The collective bargaining agreement between the NHL and NHL Players’ Association is flawed in any number of ways, but one thing it gets right is the salary arbitration process it uses to deal with restricted free agents who are out of the entry-level years of their contracts.
The best thing about the process is that it imposes a deal and has players in training camp and under contract during a vital point in their career developments. By its very nature, it also forces both sides to be reasonable in their demands and imposes a deal that is fair to all parties. And even though the process rarely goes the distance, it forces both sides to negotiate a deal.
But it’s not without its flaws, either. Because it is very statistics-based, it’s not a good fit for some players. Take Tom Wilson of the Washington Capitals, for example. He’s a valuable player to the team and brings a lot to the game that can’t be measured statistically. Which means he doesn’t have a very good arbitration case, so he likely won’t file.
But here are 10 players who probably will before the Thursday 5 p.m. deadline. And if the Capitals can’t come to a deal with Wilson, they can always file themselves by 5 p.m. Friday:
1. Matt Dumba, D, Minnesota: Dumba might have the best arbitration case of anyone who is eligible this year. He had the most points (49) and the highest ice time (23:51 per game) among arbitration eligible defensemen. His production has increased each season he has been in the NHL. If he goes, the Wild can request a two-year deal.
2. Mark Stone, RW, Ottawa: Despite making $4.5 million last season, Stone is due a big raise from the Senators. He’s one of the better two-way players in the league and his body of work over the past couple of seasons suggests that his level of play is going to continue to be high for the next couple of seasons. Since Stone will be a UFA next summer, the Senators can request only a one-year deal.
3. William Karlsson, C, Vegas: A 53-point jump in productions suggests Karlsson would have an excellent case in arbitration. But Vegas will argue that he has only done it for one year and prior to getting an opportunity with the Golden Knights, he was a third- or fourth-liner. They’ll also point out its unlikely he’ll duplicate his 23.4 shooting percentage.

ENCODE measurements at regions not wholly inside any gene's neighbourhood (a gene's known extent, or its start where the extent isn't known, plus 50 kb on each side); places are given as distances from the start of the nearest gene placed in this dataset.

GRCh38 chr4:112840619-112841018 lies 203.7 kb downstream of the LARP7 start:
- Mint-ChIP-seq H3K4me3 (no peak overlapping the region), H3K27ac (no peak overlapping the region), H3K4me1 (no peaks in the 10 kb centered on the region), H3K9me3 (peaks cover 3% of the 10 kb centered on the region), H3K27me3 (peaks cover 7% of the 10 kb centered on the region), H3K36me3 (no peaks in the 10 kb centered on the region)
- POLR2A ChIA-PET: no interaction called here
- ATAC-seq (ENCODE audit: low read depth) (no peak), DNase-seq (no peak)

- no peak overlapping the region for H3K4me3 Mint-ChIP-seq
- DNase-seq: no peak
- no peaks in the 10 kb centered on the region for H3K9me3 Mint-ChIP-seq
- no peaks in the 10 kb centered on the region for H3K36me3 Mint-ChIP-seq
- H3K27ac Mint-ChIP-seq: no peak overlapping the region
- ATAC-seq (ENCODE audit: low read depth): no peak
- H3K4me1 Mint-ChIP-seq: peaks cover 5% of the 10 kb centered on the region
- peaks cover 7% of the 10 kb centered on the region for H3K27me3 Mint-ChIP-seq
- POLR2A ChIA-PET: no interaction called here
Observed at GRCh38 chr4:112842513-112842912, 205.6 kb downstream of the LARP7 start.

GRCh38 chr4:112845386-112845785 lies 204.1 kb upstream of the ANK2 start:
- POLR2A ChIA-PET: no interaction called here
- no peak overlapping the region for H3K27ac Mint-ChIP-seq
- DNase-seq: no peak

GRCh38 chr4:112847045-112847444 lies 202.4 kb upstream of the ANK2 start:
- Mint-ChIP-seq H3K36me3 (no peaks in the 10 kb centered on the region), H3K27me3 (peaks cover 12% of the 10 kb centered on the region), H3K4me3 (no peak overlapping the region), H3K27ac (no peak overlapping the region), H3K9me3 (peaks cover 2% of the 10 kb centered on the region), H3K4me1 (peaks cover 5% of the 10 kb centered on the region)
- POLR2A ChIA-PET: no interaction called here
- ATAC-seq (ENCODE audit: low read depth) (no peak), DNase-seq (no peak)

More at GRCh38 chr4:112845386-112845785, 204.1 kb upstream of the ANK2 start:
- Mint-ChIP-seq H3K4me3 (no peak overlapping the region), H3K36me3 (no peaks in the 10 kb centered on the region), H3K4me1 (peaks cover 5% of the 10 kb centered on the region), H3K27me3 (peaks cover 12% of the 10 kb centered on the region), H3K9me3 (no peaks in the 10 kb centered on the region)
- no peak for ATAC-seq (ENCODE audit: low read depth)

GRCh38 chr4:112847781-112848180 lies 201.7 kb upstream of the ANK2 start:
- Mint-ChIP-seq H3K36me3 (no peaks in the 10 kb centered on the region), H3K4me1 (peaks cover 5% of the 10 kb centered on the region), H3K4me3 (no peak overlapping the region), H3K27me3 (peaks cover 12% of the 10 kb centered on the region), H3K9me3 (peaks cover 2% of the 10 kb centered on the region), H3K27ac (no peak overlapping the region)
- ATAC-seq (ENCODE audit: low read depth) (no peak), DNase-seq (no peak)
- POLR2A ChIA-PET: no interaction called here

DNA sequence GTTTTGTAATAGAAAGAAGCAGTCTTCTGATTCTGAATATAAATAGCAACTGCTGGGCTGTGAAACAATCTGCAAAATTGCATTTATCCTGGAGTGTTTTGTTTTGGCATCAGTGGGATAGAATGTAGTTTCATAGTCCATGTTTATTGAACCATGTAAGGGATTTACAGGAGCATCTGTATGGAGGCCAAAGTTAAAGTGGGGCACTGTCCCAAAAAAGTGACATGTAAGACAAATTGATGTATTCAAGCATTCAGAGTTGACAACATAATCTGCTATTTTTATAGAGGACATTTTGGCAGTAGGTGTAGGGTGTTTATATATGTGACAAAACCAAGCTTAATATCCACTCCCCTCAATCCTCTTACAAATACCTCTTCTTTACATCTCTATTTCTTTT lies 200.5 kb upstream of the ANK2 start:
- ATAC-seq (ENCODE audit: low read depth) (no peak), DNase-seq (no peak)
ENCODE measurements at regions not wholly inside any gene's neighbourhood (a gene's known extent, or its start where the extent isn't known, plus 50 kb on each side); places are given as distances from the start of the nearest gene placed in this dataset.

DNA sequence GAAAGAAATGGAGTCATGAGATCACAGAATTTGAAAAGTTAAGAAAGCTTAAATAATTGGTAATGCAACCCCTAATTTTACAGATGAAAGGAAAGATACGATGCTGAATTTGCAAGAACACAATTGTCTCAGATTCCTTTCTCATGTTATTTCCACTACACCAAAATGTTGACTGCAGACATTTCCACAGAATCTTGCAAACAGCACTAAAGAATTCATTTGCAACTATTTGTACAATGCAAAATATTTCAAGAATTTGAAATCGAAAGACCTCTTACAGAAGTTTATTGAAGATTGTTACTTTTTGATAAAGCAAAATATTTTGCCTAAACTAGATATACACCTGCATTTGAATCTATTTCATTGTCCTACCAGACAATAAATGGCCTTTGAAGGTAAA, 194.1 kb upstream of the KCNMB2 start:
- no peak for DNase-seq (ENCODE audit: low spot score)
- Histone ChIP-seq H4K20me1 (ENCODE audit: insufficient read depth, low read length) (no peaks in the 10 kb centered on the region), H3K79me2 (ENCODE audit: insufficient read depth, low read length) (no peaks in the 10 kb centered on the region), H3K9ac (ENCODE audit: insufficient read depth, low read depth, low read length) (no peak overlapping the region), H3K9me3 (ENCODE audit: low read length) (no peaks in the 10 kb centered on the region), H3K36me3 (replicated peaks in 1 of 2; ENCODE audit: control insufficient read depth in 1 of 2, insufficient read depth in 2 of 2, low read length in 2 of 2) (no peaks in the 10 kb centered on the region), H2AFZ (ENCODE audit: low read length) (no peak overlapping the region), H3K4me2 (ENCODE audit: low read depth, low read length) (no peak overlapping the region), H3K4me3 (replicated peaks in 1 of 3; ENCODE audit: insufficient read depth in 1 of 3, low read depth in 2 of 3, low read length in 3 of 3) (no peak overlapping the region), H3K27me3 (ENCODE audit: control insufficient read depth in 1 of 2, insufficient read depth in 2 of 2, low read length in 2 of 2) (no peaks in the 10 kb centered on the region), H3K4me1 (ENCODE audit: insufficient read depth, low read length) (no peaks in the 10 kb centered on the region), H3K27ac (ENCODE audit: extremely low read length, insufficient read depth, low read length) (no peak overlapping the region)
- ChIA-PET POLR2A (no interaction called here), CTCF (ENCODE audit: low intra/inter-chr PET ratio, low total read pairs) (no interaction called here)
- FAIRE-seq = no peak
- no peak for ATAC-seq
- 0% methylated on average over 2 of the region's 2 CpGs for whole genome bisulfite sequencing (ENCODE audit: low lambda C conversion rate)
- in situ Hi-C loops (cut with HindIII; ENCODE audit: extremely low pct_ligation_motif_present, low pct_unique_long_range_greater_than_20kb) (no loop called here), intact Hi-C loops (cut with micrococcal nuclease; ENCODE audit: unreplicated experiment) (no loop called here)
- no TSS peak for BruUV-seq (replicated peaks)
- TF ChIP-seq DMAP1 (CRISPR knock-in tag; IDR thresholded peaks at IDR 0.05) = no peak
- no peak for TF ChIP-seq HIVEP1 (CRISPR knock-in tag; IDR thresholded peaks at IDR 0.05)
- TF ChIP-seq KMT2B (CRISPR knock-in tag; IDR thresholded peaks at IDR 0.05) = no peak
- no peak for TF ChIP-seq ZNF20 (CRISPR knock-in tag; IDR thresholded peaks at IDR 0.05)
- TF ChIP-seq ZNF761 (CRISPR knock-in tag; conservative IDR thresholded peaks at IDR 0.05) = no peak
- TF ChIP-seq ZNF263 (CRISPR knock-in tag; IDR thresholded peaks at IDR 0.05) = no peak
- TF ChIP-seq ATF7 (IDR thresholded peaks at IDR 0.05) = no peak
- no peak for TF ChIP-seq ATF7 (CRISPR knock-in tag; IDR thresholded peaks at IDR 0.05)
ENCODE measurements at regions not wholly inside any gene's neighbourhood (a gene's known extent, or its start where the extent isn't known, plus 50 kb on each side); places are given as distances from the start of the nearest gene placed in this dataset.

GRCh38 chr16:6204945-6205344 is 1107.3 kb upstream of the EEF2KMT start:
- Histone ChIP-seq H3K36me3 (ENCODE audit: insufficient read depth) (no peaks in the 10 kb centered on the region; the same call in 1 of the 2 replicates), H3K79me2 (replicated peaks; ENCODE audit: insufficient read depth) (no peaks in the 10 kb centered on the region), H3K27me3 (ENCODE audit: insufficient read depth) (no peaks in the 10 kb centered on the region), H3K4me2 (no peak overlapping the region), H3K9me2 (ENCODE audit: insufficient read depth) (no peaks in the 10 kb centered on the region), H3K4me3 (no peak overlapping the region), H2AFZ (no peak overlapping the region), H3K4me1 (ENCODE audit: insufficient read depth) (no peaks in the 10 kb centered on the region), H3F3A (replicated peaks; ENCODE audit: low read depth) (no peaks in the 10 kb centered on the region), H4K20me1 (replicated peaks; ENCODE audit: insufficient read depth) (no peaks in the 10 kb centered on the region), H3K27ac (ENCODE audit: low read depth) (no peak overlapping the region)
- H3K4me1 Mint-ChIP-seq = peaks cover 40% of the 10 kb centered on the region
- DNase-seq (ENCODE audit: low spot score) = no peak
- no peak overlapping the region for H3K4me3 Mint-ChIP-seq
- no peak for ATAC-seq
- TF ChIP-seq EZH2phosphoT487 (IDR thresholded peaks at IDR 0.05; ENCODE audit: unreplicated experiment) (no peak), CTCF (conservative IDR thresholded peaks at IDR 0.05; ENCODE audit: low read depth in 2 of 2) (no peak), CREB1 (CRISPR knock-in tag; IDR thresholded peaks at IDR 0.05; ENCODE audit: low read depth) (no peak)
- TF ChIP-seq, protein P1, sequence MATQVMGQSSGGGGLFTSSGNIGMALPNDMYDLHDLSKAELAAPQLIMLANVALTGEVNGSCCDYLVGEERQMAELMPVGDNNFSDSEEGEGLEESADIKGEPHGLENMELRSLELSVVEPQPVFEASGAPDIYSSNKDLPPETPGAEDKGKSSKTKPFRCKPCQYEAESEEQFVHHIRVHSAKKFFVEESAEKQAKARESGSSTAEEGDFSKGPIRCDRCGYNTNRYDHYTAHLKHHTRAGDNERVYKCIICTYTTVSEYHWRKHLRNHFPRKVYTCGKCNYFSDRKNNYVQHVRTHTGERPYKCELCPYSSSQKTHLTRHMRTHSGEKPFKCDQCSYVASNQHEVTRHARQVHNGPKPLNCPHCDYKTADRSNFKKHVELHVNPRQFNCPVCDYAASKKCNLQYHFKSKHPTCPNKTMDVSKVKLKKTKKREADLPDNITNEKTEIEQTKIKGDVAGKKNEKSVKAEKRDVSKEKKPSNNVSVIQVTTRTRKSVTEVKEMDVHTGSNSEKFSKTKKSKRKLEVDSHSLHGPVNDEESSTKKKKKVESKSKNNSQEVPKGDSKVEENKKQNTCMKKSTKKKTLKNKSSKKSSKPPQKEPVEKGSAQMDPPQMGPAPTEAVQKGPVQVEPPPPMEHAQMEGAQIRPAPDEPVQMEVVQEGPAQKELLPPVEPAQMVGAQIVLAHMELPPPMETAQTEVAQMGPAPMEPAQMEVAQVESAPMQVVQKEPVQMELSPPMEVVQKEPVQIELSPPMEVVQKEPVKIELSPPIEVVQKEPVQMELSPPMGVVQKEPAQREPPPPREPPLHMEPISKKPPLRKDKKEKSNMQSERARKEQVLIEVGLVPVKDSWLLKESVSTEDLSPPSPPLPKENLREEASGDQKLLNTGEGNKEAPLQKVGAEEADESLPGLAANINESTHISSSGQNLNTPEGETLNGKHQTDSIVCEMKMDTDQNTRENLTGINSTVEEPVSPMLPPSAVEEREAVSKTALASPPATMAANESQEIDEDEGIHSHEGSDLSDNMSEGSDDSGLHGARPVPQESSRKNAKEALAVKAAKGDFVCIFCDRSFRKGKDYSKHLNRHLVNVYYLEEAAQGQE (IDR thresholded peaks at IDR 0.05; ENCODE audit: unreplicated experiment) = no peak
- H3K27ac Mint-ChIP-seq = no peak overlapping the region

4. Kevin Hayes, C, N.Y. Rangers: Another player who has been consistently productive through his career, Hayes broke the 20-goal barrier last season and he figures to be a huge part of the Rangers’ rebuilding program. The Rangers can opt only for a one-year deal if he files.
5. Jason Zucker, RW, Minnesota: Of all the players who are among this year’s arbitration-eligible crop, only William Karlsson scored more goals and points than Zucker did. (Mark Stone equaled his 62 points.) Playing with Eric Staal on the top line, Zucker established career highs in virtually every offensive category. Another player whose arbitration award can only be one year.
6. Jacob Trouba, D, Winnipeg: From a player who asked for a trade because he felt he wasn’t getting enough opportunity to a right-shot minute muncher than any team in the league would love to have, Trouba has watched his value skyrocket in the last season. His big stat is minutes. His case will be hurt by a lack of offensive production.
7. Connor Hellebuyck, G, Winnipeg: Hellebuyck tied Andrei Vasilevskiy in wins with 44 this past season and was the choice of seven GMs for the Vezina Trophy, a race in which he finished second to Pekka Rinne. He was also a workhorse for the Jets, finishing tied with Cam Talbot for the most appearances with 67.
8. Colin Miller, D, Vegas: Only Dumba had more goals and points among arbitration-eligible defensemen than Miller did this past season, but Miller averaged 4 ½ minutes less in ice time per game than Dumba did. At $1.1 million, he was second lowest paid among prominent arbitration-eligible players. Only his teammate William Karlsson received less.
9. Elias Lindholm, RW, Calgary: If the Flames were to try to discount Lindholm’s value, he could argue that the team must like him or it would not have traded for him. The Flames can opt for a two-year deal, then they’d have to really pay if he ends up playing with Johnny Gaudreau and Sean Monahan and puts up huge numbers.
10. Ryan Spooner, RW, N.Y. Rangers: You could argue that nobody accomplished more with less than Spooner did this past season. Even though his ice time increased to almost 17 minutes a game once he was dealt to the Rangers at the deadline, he scored 41 points despite averaging just 14:26 in ice time. He’s another player who could only receive a one-year award.
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